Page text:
John MacKenzie had a problem with his Tim Hortons doughnut store in Truro, N.S. The franchise was on a small plot of land, with no room for a drive through window. As a result, sales were flat. But just down the road, near a major highway, was a Wendy’s Old Fashioned Hamburgers outlet with a big parking lot. So 18 months ago, MacKenzie went to Ron Joyce, co-founder and owner of Tim Hortons, with an idea about mixing Timbit doughnuts with hamburgers. With Joyce’s blessing and approval from Wendy’s head office, MacKenzie built a Tim Horton’s kiosk next to the Wendy’s and supplied it with doughnuts from the kitchen of his other store. Business boomed. MacKenzie says his tiny drive-through now sells about $600,000 of coffee and doughnuts each year, as much as the average full-sized Tim Hortons. “We gave people all sorts of reasons to get off the highway,” says MacKenzie. He adds, “Now, Tim
Wendy’s chief executive Gordon Teter says the combined company will build freestanding stores, and both divisions will continue to open outlets in such new locations as department stores, or operate small kiosks in schools and hospitals. The hamburger chain plans to open up to 60 stores a year in Canada, plus about 30 combined stores. Tim Hortons, meanwhile, is projected to grow at a rate of 200 stores a year in Canada. It is also slated to branch out in U.S. cities such as Seattle, Detroit and Boston. Tim Hortons already has 11 stores in Buffalo, but that is considered to be far below market potential. Canada boasts a doughnut shop for every 11,000 citizens. In the United States, however, there is only one doughnut shop for every 68,000 people.
The decision to sell Tim Hortons was also driven by Joyce’s strategy for a smooth transfer of power at head office. Joyce says with his 65th birthday looming in Octo-
Hortons is busy morning and night, while Wendy’s traffic is lunch and dinner. We’re the perfect mix.”
The success of this and other ventures with Wendy’s over the past three years paved the way for a deal last week that saw Joyce, the 64-year-old chief executive and sole owner of TDL Group Ltd., the Oakville, Ont.-based parent company for Tim Hortons, sell his chain in exchange for 16.2 million shares in Wendy’s International Inc. of Dublin, Ohio, a stake worth $408 million. Joyce joins the Wendy’s board of directors and becomes the company’s single largest shareholder with a 13.5-percent stake. In addition, Wendy’s assumed $170 million of TDL debt.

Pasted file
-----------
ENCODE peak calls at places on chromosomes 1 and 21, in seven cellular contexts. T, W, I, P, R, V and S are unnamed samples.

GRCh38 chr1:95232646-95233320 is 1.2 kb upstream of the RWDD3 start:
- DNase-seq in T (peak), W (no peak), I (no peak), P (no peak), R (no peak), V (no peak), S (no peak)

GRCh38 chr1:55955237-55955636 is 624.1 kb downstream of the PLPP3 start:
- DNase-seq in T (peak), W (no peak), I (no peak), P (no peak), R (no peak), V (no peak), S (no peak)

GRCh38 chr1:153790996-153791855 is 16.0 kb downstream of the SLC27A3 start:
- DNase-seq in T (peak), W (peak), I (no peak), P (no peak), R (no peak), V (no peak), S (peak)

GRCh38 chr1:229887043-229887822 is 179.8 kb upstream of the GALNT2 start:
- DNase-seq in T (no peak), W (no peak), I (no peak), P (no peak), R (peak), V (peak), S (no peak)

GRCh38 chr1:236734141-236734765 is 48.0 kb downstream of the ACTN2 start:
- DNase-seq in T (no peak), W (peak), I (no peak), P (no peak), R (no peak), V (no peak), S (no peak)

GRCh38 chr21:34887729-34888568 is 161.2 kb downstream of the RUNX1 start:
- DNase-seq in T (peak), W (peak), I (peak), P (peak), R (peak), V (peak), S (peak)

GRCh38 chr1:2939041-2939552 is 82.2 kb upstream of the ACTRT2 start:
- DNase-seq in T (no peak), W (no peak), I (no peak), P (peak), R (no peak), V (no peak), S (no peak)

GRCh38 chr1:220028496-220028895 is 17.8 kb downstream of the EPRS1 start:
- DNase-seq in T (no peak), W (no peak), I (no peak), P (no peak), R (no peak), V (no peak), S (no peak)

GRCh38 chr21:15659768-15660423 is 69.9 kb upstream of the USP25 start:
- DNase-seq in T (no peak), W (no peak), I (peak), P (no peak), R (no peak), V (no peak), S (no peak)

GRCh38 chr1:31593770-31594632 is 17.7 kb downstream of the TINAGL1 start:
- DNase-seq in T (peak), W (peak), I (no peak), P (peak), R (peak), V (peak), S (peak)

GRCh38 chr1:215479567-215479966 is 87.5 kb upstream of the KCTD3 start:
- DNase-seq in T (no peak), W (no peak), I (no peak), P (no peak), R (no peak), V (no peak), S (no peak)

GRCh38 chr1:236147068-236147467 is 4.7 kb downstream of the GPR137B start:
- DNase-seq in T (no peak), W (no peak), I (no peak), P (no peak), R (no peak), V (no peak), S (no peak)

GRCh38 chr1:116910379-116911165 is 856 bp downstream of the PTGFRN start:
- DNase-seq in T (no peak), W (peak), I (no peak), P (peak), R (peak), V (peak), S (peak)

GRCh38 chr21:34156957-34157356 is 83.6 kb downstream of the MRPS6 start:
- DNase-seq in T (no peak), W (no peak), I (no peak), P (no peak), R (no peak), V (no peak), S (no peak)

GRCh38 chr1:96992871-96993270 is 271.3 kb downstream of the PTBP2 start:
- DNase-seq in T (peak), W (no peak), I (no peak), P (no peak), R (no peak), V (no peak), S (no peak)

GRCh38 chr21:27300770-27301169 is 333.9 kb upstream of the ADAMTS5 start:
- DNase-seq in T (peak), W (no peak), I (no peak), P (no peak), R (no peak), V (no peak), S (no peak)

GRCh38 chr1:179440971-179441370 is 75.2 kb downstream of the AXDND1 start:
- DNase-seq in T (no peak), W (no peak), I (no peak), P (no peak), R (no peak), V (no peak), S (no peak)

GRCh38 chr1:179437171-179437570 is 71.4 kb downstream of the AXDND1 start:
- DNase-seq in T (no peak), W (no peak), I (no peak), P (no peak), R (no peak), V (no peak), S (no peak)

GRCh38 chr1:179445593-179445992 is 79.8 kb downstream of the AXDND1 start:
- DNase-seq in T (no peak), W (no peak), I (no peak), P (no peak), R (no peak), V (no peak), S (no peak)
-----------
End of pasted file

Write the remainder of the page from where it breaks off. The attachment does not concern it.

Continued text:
The takeover came as no surprise to Tim Hortons’ 21,000 employees across Canada. The two chains have a close relationship that began at a 1991 golf game between Joyce and Wendy’s founder Dave Thomas at his private club in Florida (Thomas won the match). That bond has been nurtured by co-operative ventures like MacKenzie’s in Truro and 13 other combinations of Tim Hortons and Wendy’s restaurants built in the past three years. Says Joyce: “I’ve had a few moments of heartache over this, but I believe you could not find two companies with more similar philosophies than ours.”
The philosophy is based on a shared vision of putting doughnut and burger outlets on even more Canadian streets—and on Joyce’s desire to aggressively push into the U.S. market. Tim Hortons opened its 1,000th store in Ancaster, Ont., early this month and the target at head office is to have 2,000 outlets by the year 2000—with particular emphasis on growth in the western provinces and Quebec. Joyce expects Tim Hortons’ sales to jump from $603 million in 1994 to $1 billion by 1997. Wendy’s sold $1.9 billion of hamburgers, fries and Frosty desserts last year at more than 4,500 outlets worldwide.
ber, he wanted to ensure a new management team was ready, and play a little more golf. Gary O’Neill, who owns 22 Tim Hortons and four Wendy’s outlets around Moncton, N.B., says that he and other franchise owners recently started to press Joyce on the issue of succession planning. “We were asking what will happen to the chain if something happens to him,” says O’Neill. “Well, what has happened is the best thing we could possibly get."
For his part, Joyce, who is twice-divorced and has seven children, will continue working at Tim Hortons as senior chairman. But he also plans to spend more time on sailing and golf: Joyce recently moved from Burlington, Ont., to Calgary, where he owns 15 per cent of the Cal-